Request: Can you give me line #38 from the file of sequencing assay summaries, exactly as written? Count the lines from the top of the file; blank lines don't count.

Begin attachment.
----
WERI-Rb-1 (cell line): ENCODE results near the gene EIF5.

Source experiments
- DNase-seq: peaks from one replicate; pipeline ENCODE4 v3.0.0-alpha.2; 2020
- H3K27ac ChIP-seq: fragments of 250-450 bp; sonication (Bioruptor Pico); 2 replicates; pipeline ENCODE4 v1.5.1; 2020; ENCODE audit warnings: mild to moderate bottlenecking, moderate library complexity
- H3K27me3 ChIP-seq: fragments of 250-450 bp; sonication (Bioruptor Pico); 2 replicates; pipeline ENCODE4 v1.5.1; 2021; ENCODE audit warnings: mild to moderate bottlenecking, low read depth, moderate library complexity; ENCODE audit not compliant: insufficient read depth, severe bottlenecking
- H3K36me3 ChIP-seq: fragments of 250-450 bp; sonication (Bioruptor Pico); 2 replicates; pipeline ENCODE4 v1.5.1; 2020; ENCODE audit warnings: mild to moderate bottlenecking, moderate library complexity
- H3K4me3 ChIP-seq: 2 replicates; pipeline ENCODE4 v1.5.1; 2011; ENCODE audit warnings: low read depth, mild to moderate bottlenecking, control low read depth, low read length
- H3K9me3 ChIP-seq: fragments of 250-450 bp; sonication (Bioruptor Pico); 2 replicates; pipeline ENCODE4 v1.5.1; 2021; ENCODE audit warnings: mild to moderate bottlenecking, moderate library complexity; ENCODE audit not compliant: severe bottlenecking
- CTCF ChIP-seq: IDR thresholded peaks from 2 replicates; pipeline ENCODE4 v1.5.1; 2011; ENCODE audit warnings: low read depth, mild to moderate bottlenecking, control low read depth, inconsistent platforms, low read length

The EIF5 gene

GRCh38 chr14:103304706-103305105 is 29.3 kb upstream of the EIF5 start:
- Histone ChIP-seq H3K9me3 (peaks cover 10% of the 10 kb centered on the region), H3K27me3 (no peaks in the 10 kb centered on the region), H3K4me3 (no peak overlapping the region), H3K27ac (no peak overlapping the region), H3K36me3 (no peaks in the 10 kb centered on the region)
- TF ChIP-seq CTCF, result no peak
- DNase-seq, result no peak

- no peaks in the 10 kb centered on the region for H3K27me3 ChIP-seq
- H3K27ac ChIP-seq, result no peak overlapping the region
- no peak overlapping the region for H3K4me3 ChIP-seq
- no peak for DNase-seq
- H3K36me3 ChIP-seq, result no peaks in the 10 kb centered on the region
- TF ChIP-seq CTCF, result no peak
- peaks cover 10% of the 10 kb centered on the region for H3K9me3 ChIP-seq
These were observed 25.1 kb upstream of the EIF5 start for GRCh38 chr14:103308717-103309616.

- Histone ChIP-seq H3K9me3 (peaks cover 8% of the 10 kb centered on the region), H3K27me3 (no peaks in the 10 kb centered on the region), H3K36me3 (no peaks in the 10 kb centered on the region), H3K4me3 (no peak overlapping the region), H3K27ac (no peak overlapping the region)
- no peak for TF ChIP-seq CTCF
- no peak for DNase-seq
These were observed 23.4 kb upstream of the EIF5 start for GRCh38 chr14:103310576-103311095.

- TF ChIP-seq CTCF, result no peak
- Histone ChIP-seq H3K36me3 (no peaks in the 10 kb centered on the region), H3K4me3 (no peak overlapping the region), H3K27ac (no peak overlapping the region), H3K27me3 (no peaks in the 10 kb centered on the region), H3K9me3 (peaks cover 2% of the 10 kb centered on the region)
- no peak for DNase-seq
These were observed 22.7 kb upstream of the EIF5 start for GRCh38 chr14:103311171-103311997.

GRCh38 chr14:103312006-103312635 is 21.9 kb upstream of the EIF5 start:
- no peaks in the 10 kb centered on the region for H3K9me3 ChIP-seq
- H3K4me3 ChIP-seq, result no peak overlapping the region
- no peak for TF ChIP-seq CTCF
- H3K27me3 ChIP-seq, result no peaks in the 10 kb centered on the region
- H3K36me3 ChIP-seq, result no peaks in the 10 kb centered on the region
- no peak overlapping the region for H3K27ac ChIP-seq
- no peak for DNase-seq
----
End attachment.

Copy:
- no peak for DNase-seq